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Tailors on Both Sides
In this moving memoir, Liverpool psychotherapist Anita Canter writes about past generations of her family and their migration from Eastern Europe to Denmark and Sweden, bringing to life their history and their close-knit relationships. She tells the story of the rescue of the Danish Jews by their fellow citizens during the Holocaust and her own family’s escape. Told with honesty and insight, this is ultimately a tale of survival and renewal.
From Tailors on Both Sides:
My brother Bent and I should not be here today. In October 1943, when the Nazis had planned to capture all the Jews of Denmark and send them to concentration camps, the Danish people carried out the most amazing rescue operation and managed to save nearly 7,000 of their Jewish citizens.
I was three years old, and my parents (my mother being six months pregnant) and my father’s sister Poula were betrayed, and we were first sent to Vestre Fængsel, the main prison in Copenhagen, and later to Horserød prison camp in North Sjælland.
Miraculously we were saved at the very last minute. On the same day as all the other Jewish people in Horserød were sent to the concentration camp,Theresienstadt, we were set free because my mother was a Swedish citizen.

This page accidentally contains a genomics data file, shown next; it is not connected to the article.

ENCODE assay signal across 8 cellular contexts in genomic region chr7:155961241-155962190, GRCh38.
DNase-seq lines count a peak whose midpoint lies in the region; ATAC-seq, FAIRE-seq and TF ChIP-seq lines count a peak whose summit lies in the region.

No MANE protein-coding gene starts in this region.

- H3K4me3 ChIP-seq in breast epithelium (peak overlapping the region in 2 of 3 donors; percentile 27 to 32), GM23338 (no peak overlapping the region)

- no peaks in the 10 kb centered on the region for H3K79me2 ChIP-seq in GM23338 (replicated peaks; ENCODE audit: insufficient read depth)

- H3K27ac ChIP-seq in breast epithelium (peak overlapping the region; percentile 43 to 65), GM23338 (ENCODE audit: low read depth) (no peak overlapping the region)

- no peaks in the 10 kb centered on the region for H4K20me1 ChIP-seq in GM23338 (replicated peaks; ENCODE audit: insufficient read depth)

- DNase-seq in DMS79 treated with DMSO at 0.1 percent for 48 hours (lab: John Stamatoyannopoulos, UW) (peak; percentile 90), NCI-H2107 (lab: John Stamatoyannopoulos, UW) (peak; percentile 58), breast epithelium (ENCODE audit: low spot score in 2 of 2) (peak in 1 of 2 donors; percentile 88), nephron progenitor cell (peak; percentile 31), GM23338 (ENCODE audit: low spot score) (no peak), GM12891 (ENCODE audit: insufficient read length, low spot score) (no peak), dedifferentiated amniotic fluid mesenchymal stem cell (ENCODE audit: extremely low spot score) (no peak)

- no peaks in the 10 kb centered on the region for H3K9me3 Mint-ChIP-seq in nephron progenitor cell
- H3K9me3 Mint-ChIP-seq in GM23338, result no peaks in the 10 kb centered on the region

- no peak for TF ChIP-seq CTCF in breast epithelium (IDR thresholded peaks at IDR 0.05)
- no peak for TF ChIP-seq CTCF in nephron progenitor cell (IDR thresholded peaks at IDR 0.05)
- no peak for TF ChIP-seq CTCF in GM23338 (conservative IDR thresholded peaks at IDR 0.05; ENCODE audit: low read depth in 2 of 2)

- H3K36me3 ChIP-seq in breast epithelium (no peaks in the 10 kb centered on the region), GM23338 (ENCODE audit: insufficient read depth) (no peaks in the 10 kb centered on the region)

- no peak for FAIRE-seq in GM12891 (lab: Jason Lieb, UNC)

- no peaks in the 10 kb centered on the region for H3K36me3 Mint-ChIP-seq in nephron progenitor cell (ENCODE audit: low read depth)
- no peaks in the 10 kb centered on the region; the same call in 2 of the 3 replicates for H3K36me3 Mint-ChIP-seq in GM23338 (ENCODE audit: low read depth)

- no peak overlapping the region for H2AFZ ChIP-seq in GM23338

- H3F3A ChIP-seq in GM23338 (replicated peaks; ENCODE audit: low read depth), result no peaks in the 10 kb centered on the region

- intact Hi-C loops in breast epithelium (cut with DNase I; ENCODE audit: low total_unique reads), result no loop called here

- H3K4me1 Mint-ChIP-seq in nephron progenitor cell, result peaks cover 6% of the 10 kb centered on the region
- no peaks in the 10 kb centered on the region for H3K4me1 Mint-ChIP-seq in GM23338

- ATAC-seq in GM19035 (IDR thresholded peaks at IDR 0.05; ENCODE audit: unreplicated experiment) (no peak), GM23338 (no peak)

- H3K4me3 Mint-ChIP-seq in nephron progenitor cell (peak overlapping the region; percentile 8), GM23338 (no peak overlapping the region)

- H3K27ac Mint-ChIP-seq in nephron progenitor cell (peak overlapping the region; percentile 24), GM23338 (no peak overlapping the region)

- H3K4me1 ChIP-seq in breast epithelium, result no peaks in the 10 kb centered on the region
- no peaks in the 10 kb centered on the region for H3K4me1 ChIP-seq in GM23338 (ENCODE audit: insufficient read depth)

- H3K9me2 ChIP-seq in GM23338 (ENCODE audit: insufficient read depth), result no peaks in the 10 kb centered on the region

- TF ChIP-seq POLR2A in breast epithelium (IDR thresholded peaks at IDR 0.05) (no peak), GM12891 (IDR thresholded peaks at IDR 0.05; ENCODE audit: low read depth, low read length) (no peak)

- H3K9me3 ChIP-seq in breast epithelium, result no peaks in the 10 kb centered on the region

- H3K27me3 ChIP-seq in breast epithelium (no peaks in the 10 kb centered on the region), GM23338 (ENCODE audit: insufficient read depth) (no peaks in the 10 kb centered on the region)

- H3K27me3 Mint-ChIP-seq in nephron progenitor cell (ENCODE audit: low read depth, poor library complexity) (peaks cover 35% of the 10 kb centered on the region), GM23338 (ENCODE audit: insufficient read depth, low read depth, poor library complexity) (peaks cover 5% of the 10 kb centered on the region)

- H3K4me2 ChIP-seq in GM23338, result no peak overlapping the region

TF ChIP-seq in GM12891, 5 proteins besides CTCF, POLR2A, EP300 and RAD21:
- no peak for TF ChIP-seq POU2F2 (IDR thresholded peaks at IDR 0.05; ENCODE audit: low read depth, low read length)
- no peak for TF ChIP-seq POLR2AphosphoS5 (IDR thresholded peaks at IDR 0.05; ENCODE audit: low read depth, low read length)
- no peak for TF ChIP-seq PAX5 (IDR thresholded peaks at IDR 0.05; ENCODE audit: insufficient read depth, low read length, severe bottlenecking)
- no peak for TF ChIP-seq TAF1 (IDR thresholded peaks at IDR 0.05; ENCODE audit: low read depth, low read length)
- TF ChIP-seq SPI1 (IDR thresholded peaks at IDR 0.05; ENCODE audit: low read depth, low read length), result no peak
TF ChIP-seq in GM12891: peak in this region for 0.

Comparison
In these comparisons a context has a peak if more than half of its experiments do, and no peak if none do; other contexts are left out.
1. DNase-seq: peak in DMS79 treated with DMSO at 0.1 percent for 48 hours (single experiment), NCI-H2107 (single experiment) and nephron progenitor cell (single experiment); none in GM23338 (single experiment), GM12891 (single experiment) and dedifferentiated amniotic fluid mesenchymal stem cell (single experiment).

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Buy from an independent bookshop: Tailors on Both Sides is available from Liverpool's News from Nowhere radical bookshop on Bold Street.
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About the author
Anita Canter (née Sverdlin) was born in Copenhagen in 1940 and first came to England as an au pair girl in 1960. She then worked as a nursery teacher, a lecturer and a counsellor. Anita lived in Israel for three years in the 1980s, where she taught English and worked with Holocaust survivors. She was active in the peace movement and with groups of Jewish and Arab women.
Anita settled in Liverpool, working in private practice as a psychotherapist and supervisor, and running courses in Adlerian psychology and inner child work.
Tailors on Both Sides has sold to Jewish museums and Holocaust memorial centres around the world and Anita gave talks to children and adults about this history and what we can learn from it.
In her next book, Threads of My Life, Anita showed how the little child who played out with her friends was still present in the inquisitive psychotherapist she became – and how we are all profoundly affected by childhood experiences.
Anita died in 2015, survived by her husband Philip, two children and six grandchildren. Her life and work remain an inspiration to all who knew her.
Tailors on Both Sides
Published in March 2010